The Senate Gang of 8 immigration bill will likely not be publicly released until sometime next week. But, Washington being Washington, details about the bill are already leaking out, including this troubling piece from the AP:
A bipartisan immigration bill soon to be introduced in the Senate could exclude hundreds of thousands of immigrants here illegally from ever becoming U.S. citizens, according to a Senate aide with knowledge of the proposals.
The bill would bar anyone who arrived in the U.S. after Dec. 31, 2011, from applying for legal status and ultimately citizenship, according to the aide, who was not authorized to discuss the proposals before they were made public and spoke on condition of anonymity.
It also would require applicants to document that they were in the country before Dec. 31, 2011, have a clean criminal record and show enough employment or financial stability that they’re likely to stay off welfare.
Those requirements could exclude hundreds of thousands of the 11 million immigrants in the U.S. illegally from the path to citizenship envisioned by the bill, the aide said.
Although illegal immigration to the U.S. has been dropping, many tens of thousands still arrive each year, so the cutoff date alone could exclude a large number of people. That may come as a disappointment to immigrant rights groups that had been hoping that anyone here as of the date of enactment of the bill could be able to become eligible for citizenship.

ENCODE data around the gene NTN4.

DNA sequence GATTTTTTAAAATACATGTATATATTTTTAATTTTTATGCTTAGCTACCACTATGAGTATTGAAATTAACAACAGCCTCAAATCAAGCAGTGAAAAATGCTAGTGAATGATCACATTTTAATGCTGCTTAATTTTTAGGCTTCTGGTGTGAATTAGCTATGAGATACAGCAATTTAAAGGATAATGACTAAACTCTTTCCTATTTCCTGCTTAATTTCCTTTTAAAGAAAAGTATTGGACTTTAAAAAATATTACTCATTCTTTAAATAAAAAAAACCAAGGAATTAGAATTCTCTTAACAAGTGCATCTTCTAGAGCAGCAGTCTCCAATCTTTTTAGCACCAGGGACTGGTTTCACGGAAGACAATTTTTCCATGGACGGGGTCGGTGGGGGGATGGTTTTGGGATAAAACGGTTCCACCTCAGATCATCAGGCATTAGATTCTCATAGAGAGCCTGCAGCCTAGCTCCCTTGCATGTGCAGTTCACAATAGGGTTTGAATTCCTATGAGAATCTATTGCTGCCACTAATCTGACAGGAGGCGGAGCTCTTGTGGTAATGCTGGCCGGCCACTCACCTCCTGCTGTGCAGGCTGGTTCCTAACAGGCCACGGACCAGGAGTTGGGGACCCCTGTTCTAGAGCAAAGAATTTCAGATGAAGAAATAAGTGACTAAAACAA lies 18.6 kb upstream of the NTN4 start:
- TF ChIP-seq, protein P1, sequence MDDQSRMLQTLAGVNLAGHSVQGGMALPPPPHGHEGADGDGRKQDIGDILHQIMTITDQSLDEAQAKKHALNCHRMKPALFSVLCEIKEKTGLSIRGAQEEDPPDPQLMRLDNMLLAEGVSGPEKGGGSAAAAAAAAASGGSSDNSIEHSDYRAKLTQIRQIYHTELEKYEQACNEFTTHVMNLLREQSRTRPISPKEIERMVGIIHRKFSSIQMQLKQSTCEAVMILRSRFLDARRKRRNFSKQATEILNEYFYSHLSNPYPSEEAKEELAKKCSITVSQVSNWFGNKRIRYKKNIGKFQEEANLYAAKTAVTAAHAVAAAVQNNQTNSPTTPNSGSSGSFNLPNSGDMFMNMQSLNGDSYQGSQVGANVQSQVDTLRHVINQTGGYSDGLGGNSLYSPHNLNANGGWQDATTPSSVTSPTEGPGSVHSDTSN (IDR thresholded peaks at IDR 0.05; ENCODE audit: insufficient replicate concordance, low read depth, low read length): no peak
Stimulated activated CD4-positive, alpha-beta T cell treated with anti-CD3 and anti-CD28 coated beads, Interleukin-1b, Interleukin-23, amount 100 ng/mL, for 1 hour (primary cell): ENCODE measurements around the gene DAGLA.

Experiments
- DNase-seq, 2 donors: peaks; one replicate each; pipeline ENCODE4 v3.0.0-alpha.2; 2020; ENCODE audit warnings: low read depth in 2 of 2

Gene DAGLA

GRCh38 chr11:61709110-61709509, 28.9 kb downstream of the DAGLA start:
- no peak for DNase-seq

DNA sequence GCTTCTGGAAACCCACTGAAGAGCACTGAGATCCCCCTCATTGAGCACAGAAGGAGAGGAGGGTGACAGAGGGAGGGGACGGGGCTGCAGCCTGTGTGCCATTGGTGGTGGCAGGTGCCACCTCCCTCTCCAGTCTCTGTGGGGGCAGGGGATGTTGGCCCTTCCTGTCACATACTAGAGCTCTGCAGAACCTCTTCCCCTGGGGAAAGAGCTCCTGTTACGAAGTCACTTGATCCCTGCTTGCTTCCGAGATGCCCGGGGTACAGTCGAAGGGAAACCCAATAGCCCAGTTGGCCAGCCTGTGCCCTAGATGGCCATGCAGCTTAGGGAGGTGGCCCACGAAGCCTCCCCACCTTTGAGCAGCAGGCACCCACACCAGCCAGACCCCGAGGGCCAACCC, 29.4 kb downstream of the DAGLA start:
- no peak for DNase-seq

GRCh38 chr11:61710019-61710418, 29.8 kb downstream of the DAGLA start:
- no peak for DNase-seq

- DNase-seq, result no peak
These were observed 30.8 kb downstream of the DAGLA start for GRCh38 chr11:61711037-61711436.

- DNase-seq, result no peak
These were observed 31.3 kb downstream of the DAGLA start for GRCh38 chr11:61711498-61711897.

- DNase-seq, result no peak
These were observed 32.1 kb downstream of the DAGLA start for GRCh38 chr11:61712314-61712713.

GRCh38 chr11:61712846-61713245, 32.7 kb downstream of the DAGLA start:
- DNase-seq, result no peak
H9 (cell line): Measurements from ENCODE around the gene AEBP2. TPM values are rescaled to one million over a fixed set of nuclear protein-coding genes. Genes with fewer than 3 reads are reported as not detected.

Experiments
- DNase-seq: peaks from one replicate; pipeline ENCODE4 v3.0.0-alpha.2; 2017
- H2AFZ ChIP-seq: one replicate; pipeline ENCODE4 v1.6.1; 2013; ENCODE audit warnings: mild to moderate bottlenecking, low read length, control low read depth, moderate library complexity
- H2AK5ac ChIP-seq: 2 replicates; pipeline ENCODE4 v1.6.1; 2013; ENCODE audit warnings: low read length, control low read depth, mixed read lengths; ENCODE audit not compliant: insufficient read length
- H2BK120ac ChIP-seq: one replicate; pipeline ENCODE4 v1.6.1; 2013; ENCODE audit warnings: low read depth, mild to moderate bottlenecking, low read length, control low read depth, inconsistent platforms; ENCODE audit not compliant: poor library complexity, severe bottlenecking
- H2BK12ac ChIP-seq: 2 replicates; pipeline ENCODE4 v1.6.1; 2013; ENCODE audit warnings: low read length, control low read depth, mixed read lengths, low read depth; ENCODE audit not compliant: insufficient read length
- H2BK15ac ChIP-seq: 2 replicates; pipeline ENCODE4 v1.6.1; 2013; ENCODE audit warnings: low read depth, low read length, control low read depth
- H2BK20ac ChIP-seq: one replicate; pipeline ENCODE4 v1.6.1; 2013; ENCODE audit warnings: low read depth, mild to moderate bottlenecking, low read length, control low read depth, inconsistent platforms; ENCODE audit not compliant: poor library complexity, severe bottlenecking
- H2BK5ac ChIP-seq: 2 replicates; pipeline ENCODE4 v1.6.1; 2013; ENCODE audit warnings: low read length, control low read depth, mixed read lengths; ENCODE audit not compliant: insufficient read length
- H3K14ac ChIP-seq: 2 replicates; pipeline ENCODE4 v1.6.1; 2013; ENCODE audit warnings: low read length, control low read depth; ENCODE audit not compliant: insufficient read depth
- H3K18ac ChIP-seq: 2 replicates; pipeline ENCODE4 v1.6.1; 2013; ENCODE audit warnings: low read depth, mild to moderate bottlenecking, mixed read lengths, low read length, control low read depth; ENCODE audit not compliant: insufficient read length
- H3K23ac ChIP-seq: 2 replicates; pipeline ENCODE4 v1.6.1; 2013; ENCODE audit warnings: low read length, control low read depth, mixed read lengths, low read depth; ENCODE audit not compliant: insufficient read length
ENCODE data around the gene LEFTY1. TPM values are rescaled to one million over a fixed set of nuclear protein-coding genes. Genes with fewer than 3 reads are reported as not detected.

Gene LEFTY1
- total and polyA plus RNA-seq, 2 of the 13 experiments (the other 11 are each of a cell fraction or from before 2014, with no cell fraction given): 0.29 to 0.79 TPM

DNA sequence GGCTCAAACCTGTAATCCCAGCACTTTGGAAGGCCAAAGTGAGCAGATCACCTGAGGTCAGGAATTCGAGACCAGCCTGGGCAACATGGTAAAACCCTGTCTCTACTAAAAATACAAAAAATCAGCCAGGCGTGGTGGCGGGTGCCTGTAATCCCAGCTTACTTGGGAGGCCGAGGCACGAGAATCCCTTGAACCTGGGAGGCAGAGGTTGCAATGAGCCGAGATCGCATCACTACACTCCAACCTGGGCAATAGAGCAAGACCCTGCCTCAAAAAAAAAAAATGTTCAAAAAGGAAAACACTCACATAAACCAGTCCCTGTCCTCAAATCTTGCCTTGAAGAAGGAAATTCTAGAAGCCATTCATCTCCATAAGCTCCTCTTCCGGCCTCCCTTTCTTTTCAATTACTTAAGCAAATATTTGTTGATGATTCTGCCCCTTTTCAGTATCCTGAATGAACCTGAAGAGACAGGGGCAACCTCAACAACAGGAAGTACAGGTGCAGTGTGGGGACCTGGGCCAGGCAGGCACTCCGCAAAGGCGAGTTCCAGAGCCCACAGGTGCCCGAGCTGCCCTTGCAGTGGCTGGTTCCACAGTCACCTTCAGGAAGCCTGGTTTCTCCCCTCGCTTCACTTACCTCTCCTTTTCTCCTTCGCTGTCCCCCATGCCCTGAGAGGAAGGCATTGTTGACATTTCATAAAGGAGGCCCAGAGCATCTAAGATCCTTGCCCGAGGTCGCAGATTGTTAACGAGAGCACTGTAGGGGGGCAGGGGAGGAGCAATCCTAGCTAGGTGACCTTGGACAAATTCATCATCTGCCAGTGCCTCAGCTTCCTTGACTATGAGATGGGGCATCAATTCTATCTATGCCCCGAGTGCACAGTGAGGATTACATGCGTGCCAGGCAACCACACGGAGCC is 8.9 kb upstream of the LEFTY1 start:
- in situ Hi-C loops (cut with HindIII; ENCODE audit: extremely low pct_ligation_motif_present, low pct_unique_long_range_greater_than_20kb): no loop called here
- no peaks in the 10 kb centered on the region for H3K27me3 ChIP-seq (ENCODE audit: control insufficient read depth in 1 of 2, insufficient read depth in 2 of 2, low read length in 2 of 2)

We’ll reserve full judgment until after we see the official language (and realize that many of these leaks are by people with an agenda to spin the bill a certain way). And as Jamelle Bouie wrote at the Washington Post yesterday, the fact that an immigration bill has come so far is huge.
But an immigration reform bill that potentially leaves out hundreds of thousands of people? We can do better.
Let’s not forget how we came to the cusp of this historic moment. For the first time in recent memory, we have a clear shot at passing immigration reform and leaders from both parties in both chambers support it. Monumental strides have been taken since the last election, when Obama promised again to pursue immigration reform and Mitt Romney lost the Hispanic vote by more than a 3-1 margin after espousing anti-immigrant policies such as “self-deportation.” Americans support reform, Democrats have promised immigration reform, Republicans need it, and our movement is ready to deliver it.
But that means pushing immigration legislation that creates a clear and inclusive path to citizenship. That means refusing to hold citizenship hostage to border triggers, it means preventing waiting lines and backlogs from becoming so long they take a lifetime to go through, and it means including all the aspiring Americans who already call the US home.